Summer is here and that means I can catch up with my kid lit book pile. To start this summer, I picked up a few books that were rereads for me. Rereading is a great activity for readers because it builds fluency and gives the reader a chance to glean more (and different ideas) from a story, and it builds stronger connections. It also has the benefit of helping you get through any book mourning you may experience when you don’t want a special book to end.
Two books that started my summer reading binge are books that have Native American settings, The Birchbark House and Morning Girl. I had not read either book in several years, but one of the reasons I wanted to reread them is because they have characters who make everything they need to live from scratch. I love the scenes in the story where the author describes the procedures for building a house or hunting for food or making clothing. If you like Little House on the Prairie because of the parts where Laura and her family build a cabin or gather maple syrup, you will enjoy these stories too. I should probably focus more on the results of white settlers claiming American Indian land and the destructive impact it had on these groups. The books include recognition of that topic too. I happen to like the parts that show self-reliance the best since the other parts are so sad.
- The Birchbark House by Louise Erdrich
- Morning Girl by Michael Dorris
- Guests by Michael Dorris
- The Island of the Blue Dolphins by Scott O’Dell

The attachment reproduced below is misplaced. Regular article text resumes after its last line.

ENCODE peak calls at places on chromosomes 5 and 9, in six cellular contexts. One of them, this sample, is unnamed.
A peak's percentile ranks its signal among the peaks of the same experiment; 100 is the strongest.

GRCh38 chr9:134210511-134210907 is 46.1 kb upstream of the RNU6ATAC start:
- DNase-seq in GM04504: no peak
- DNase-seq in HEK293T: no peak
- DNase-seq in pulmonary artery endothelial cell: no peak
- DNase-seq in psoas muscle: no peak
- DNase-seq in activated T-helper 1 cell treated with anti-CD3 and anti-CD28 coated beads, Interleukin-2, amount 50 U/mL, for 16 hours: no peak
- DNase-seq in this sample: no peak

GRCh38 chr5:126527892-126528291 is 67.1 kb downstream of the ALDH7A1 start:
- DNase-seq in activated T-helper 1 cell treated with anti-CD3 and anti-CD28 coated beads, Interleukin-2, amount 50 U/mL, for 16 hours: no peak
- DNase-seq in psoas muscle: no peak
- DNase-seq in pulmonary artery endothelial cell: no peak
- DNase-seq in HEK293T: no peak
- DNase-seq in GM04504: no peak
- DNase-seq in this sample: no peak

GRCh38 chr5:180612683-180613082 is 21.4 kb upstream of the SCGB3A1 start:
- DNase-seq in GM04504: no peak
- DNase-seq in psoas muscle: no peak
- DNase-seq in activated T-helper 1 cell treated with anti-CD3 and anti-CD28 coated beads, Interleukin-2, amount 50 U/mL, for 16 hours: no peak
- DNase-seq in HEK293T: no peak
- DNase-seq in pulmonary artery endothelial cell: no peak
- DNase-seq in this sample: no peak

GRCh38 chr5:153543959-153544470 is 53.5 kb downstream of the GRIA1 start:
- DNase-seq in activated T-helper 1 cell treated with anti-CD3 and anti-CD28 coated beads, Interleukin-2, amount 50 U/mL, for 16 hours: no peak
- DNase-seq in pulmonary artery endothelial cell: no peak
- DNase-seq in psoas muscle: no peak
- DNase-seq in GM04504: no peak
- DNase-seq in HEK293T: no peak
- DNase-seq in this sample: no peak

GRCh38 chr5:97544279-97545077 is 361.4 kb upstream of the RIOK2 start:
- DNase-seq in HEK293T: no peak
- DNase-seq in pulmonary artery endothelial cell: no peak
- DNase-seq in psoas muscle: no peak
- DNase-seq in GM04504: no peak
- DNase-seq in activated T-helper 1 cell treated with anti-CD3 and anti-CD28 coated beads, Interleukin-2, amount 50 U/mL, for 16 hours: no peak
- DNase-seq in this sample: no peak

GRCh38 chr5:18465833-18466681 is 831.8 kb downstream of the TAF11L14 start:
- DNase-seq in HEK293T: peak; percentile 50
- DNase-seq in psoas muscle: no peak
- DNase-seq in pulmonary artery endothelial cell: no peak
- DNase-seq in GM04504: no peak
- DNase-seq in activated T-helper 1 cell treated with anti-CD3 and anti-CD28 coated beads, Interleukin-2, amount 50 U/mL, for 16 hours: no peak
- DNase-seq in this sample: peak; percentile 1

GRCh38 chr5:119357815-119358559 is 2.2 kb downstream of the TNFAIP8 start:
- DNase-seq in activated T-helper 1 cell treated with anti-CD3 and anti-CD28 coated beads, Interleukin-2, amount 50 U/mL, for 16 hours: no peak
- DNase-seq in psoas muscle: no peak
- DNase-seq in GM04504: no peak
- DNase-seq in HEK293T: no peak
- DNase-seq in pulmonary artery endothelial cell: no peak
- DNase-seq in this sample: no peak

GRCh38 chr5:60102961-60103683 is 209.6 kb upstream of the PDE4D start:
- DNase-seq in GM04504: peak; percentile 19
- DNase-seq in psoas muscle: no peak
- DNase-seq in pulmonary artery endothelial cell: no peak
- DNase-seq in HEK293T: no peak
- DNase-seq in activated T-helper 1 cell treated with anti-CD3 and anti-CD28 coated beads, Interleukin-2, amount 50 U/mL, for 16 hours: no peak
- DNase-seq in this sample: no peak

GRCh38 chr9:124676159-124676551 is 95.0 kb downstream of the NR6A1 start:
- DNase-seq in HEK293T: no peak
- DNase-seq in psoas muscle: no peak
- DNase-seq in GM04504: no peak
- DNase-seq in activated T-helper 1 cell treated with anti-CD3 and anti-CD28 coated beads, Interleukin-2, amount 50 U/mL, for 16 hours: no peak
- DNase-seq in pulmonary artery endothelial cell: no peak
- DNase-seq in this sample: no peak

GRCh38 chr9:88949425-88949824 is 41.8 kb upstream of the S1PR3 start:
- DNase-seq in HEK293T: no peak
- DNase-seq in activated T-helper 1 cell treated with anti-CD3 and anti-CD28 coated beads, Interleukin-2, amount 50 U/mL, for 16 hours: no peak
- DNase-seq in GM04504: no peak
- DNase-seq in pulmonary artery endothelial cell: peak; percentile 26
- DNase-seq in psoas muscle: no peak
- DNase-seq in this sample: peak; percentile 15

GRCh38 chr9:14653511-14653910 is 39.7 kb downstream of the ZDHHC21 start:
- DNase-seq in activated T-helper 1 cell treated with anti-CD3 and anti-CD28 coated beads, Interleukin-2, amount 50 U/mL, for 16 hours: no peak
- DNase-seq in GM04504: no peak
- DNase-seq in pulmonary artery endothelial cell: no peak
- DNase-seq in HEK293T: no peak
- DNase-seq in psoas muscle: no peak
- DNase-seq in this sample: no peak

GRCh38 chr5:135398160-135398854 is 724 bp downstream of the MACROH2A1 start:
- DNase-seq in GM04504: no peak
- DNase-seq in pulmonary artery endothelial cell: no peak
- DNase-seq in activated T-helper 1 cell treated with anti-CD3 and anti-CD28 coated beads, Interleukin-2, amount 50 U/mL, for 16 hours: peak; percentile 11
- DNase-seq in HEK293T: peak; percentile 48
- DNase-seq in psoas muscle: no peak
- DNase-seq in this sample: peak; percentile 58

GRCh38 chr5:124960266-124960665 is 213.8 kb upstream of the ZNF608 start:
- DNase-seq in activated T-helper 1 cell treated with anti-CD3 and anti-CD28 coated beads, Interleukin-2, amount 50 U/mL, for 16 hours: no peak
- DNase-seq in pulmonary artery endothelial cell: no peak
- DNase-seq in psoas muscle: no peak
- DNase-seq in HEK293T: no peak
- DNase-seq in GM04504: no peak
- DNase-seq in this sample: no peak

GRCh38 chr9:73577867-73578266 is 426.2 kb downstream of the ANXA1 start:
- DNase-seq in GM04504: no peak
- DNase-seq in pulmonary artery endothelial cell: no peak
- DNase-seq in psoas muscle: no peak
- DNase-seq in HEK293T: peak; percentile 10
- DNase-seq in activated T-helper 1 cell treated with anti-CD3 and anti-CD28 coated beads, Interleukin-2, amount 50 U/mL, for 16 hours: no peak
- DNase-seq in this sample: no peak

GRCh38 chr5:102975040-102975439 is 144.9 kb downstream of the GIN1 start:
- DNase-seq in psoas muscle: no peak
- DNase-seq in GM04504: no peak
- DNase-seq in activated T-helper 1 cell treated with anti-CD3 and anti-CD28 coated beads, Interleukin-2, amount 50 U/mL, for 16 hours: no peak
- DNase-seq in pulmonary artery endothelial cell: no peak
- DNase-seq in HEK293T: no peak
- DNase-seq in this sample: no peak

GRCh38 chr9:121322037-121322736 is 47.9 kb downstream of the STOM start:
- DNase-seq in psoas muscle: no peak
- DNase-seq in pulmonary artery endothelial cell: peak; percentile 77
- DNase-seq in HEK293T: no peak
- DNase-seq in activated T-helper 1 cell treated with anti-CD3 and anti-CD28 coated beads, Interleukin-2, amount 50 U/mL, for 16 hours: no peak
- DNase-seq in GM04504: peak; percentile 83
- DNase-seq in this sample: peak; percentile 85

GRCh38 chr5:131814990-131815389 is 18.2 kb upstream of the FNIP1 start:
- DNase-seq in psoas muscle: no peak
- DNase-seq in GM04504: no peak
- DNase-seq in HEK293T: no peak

- Julie of the Wolves by Jean Craighead George
- The Talking Earth by Jean Craighead George
- Far North by Will Hobbs
- Indian Captive: The Story of Mary Jemison by Lois Lenski
- The Sign of the Beaver by Elizabeth George Speare
- Soft Rain: A Story of the Cherokee Trail of Tears by Cornelia Cornelissen
- When the Legend Dies by Hal Borland (7th grade+)
- Touching Spirit Bear by Ben Mikaelsen (7th grade+)
- A Man Called Horse by Dorothy M. Johnson (7th grade+)
- The Rough-Face Girl by Rafe Martin
- The Girl Who Loved Wild Horses by Paul Goble
- Buffalo Woman by Paul Goble
- The Desert is Theirs by Byrd Baylor
There were many more recommendations on THIS AICL WEBSITE dedicated to American Indians in children’s literature.
For more summer reading ideas, my teacher blogger friend, Amy, has posted a new Hidden Gem book that you might not find on your own. CLICK HERE to read her latest recommendation.
“Writing process” is a big catch phrase in the education world, and students will do everything possible to complete as little of the process as possible. The writing process involves reflecting on your own writing and actually making noticeable changes and improvements.
The Missing Golden Ticket is a book of Roald Dahl writing secrets and includes tidbits about Dahl’s process for writing Charlie and the Chocolate Factory. It includes a chapter from the Chocolate Factory book that was edited out before publication. Readers get to learn about Dahl’s original story and character ideas, which are very different from the published book. This book is a great option to illustrate an author’s journey through the writing process.
If you love Charlie and the Chocolate Factory, you might also like these gems:
Floors by Patrick Carman
- Instead of a candy factory, this book is set in a hotel. Each room of the hotel has a different crazy theme. The book also has a duck side story, which made me think of the Peabody Hotel in Memphis. I wrote to Mr. Carman, the author inquiring about the ducks, and it is an allusion to the Peabody Hotel.
Candymakers by Wendy Mass
- A group of children are selected to participate in a candy making contest. The book is broken into parts, and the same events are retold in each part of the story but from the point of view of a different character.
The Gollywhopper Games by Jody Feldman
- This book is set in a toy factory, but like Charlie, the kids in the story have to survive the challenges and be the last one standing.
Book Scavenger by Jennifer Chambliss Bertman